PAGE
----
Biden and Netanyahu Finally Talk, But Their Long ‘Failure to Communicate’ Means A Great Deal

by Hugh Fitzgerald

Nearly a month into the new administration, the longest delay in forty years, the president of the United States and the prime minister of Israel have finally spoken to each other. “Biden and Netanyahu talk Iran, U.S.-Israel alliance,” by Ben Leonard, Politico, February 17, 2021:

President Joe Biden spoke by phone with Prime Minister Benjamin Netanyahu of Israel on Wednesday for the first time since taking office, speaking about Iran and strengthening the U.S.-Israeli relationship, according to both the Israeli and White House readouts of the call.

The Israeli readout made no specific mention of a Palestinian state or a potential two-state solution. Netanyahu has long downplayed the chance of a Palestinian state coming to fruition. The White House readout, however, said Biden “underscored the importance of working to advance peace throughout the region, including between Israelis and Palestinians.” But the president did not specifically mention a two-state solution.

They apparently didn’t discuss Biden’s long delay in contacting Netanyahu, but shortly before the call, the US ambassador to Israel under President Barack Obama, Dan Shapiro, explained why he was not at all concerned by the fact that the leaders of the US and Israel had not spoken almost a month into Joe Biden’s term. The story of how he attempted to justify Biden’s “failure to communicate” is here: “Former US envoy to Israel says timing of Biden phone call ‘utterly irrelevant,’” by Lazar Berman, Times of Israel, February 12, 2021:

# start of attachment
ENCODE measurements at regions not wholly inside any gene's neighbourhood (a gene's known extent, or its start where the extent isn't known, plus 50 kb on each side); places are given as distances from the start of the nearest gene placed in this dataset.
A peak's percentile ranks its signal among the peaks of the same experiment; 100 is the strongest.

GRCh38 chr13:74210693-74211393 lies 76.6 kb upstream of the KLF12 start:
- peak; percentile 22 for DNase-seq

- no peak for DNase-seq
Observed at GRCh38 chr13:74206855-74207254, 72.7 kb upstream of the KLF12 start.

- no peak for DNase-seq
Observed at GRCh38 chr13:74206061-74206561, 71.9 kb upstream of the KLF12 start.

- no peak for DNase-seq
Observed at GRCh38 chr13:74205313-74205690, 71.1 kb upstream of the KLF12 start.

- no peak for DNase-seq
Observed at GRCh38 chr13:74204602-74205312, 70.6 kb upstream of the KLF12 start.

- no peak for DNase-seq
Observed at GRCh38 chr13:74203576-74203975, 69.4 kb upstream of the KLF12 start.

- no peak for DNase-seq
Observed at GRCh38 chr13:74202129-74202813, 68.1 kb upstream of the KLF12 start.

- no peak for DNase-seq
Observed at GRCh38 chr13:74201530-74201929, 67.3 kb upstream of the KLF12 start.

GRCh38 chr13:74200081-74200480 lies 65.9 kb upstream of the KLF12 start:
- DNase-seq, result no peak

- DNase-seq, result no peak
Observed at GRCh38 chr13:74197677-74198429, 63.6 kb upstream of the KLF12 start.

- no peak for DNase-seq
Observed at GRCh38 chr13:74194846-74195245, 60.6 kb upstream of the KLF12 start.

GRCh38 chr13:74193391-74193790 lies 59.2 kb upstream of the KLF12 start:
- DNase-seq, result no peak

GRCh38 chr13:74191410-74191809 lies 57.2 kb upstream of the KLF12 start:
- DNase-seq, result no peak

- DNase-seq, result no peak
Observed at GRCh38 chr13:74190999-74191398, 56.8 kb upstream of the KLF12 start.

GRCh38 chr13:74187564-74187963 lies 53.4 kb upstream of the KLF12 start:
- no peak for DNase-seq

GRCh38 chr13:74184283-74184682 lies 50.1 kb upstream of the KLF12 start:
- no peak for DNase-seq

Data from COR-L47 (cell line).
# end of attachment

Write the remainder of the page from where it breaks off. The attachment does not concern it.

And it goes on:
“How he has spent his time, and the leaders he has spoken to, is a very clear reflection of the priorities and the emergencies that he inherits as president,” Dan Shapiro told the Times of Israel Thursday. “I don’t think there’s any other explanation.”

“He’s taking office facing more crises and emergencies both at home and abroad than any president since Franklin Roosevelt,” said Shapiro. “He’s been very disciplined about focusing on those priorities. At home, it’s addressing the crisis of the pandemic. It’s providing economic relief. It’s building toward more racial justice. And it’s building an administration committed to confronting climate change.”

“Overseas it’s restoring core US alliances, which are with NATO and with Asian countries,” Shapiro continued. “It’s restoring US leadership on multilateral organizations and transnational challenges that has been lacking. It’s addressing the challenge of a rising China, a global strategic rival to the United States, and dealing with an aggressive Russia.”

Indeed, Biden’s phone calls to foreign leaders during his first week in office showed a focus on immigration and trade (Mexico, Canada), shoring up the NATO alliance against Russia (UK, France, Germany, NATO secretary-general, Russia), and sending signals to China and North Korea, with calls to South Korea and Australia.

Since then, and before he called Netanyahu, Biden also called the leaders of China, India, and Japan. Was India really a higher priority than collaborating with Israel on foiling Iran’s nuclear project and its manifold aggressions – in Yemen, Iraq, Syria, and Lebanon – throughout the region? If Iran is a pressing foreign policy issue, and it is, than shouldn’t America’s most loyal ally, which also happens to be the most effective operative in slowing down Iran’s nuclear project that, if completed, would threaten the entire Middle East, have been among the very first countries Biden should have called?

In Tehran, they interpret the long delay in Biden’s calling Netanyahu as a welcome sign of daylight between Washington and Jerusalem, and this emboldens Iran’s leaders to stick with their maximalist demands for a complete lifting of American sanctions before Iran will return to its commitments under the JCPOA. That long delay in calling Israel also must have heartened Mahmoud Abbas, who was already delighted by Biden’s announced intention to turn the spigot of American aid back on.